Woke up as we docked in Skagway. Went to breakfast. Came back to our stateroom. Opened the door. Looked in. And almost jumped out of our skin when we saw this! The stateroom stewards are all schooled in towel sculpture. Every day we found a different “creature” in our room; an elephant, a bat, a sleeping dog, and more. We were so happy with them that we took a basic course the ship offered…and bought their book on “Towel Creations”. Next time you stay over in Bordentown, expect something different in your room.
Skagway is directly connected to the Klondike Gold Rush of 1897-1899. We took a ranger walk through the town (all part of the Klondike Gold Rush National Park), an interesting mix of preserved historic buildings and those leased to merchants (the “gold” is in tourism from 1899 ’til now).
The town was created and developed by Capt. William Moore and a little later by a lone woman, Harriet Pullen. The stories of these two pioneer/entrepreneurs is absolutely fascinating (look them up). They anticipated the gold rush and set up the services needed by the 100,000 (mostly) men who came through seeking their fortune. Unfortunately almost all the claims were staked by the time the rush began.
In two years the town swelled from a couple of people to over 8,000 residents, then quickly shrank back to 700. However, tourism quickly saved the economy since the railway had already set up lines to bring up goods for the businesses and the prospectors.
The railroad originally brought good only to Skagway. The prospectors then had to haul hundreds of pounds of supplies over either the Chilkoot Trail (33 miles) or the White Pass Trail (dead horse trail) to the Yukon. Carrying your own supplies via the Chilkoot might take three or four round-trips to get the year’s worth of living and prospecting supplies to where you needed them.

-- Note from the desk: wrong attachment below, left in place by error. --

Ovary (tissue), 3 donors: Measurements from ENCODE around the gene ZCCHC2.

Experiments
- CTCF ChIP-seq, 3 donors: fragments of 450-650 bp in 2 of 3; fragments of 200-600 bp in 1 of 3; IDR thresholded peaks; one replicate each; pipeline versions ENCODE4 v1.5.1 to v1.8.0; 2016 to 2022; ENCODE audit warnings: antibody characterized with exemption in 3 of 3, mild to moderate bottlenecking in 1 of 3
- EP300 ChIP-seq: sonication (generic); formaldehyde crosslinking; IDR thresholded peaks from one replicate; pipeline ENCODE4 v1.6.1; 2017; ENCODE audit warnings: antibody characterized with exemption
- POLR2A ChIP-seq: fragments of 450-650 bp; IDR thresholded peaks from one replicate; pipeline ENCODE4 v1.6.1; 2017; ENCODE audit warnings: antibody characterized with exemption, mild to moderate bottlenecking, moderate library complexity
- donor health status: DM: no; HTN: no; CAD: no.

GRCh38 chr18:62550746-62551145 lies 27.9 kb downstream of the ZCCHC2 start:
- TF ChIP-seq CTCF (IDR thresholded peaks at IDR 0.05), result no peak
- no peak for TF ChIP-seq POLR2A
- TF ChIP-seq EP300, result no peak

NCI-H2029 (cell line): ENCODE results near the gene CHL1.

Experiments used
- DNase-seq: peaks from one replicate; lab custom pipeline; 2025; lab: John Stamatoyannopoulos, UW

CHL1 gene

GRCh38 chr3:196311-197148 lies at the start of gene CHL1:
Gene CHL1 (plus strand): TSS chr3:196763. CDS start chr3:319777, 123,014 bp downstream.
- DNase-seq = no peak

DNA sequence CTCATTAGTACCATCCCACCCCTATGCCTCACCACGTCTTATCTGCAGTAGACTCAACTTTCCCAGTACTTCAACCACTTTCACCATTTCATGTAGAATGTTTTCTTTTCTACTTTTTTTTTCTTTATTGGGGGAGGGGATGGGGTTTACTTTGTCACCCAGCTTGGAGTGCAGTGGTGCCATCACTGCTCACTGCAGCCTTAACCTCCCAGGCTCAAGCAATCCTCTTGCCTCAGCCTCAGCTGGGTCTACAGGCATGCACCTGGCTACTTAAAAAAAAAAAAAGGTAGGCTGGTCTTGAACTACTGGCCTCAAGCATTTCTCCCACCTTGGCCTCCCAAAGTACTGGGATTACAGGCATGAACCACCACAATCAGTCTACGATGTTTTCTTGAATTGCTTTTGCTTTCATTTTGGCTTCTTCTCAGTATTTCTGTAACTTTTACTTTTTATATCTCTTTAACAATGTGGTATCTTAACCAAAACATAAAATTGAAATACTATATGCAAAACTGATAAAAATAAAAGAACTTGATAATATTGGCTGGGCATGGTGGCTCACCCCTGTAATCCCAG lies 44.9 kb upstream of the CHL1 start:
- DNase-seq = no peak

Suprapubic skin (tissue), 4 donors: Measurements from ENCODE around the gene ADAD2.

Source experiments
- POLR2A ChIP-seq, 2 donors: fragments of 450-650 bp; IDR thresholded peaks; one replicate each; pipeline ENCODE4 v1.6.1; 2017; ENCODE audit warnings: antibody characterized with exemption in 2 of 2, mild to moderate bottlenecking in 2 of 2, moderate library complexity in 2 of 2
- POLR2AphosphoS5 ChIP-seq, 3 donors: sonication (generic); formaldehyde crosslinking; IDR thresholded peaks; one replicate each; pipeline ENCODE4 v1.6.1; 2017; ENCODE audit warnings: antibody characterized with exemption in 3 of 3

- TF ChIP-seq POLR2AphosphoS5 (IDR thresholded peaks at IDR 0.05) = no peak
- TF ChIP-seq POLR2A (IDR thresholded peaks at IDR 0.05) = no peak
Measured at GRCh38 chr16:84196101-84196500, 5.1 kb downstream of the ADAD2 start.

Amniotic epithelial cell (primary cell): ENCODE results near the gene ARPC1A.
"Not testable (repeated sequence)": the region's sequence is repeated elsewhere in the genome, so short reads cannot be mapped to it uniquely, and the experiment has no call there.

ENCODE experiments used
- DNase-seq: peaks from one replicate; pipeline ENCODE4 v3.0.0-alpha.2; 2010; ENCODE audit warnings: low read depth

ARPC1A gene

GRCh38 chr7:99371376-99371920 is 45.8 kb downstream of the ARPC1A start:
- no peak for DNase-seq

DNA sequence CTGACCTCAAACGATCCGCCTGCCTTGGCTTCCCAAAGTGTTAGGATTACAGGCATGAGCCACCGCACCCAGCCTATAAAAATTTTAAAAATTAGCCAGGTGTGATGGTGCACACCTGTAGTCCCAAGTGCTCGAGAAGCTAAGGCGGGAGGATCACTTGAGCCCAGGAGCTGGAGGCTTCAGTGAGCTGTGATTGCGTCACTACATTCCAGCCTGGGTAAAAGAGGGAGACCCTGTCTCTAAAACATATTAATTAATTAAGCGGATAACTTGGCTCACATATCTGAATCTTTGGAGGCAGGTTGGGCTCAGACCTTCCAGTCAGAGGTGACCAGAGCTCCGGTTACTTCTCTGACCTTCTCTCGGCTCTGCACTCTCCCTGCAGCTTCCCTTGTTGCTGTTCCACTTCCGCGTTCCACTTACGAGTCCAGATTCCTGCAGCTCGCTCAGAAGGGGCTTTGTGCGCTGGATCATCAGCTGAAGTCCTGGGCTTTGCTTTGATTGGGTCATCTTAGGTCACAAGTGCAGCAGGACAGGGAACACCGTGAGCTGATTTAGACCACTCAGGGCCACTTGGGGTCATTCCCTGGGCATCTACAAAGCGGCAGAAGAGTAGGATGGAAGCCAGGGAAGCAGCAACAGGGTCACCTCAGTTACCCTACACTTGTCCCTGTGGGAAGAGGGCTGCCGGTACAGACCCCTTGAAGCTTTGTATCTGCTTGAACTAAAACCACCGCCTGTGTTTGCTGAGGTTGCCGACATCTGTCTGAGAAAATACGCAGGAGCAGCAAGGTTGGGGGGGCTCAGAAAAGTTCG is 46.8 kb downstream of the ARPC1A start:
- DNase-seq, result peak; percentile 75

Here’s a section of the trail (seen from our train). Imagine dragging a several hundred pound sledge along this in deep snow and ice at below zero temperatures…three or four times. Things were pretty desperate for some in the 1890s.
Back in town we checked out a few of the historic buildings and saw a terrific display of scrimshaw and other bone/horn carvings at a private museum. The museum had an interesting illustrated accounting of the history of the Iditerod dog sled race. The sporting event is based on the heroic efforts of local dog mushers in 1925 to quell a diphtheria epidemic that threatened Nome, especially the Alaska Native children. Their dog-sled relay was the only way to bring in the serum that would save the children. Fascinating.
This was the only day we really experienced the “cruise ship crush” as a huge Disney ship (probably 4,000 passengers as opposed to our 1,200) landed at nearly the same time in this tiny town.
Back to the ship for something completely different. Tomorrow we enter Glacier Bay, for what will be one of the most spectacular, inspiring days of our journey.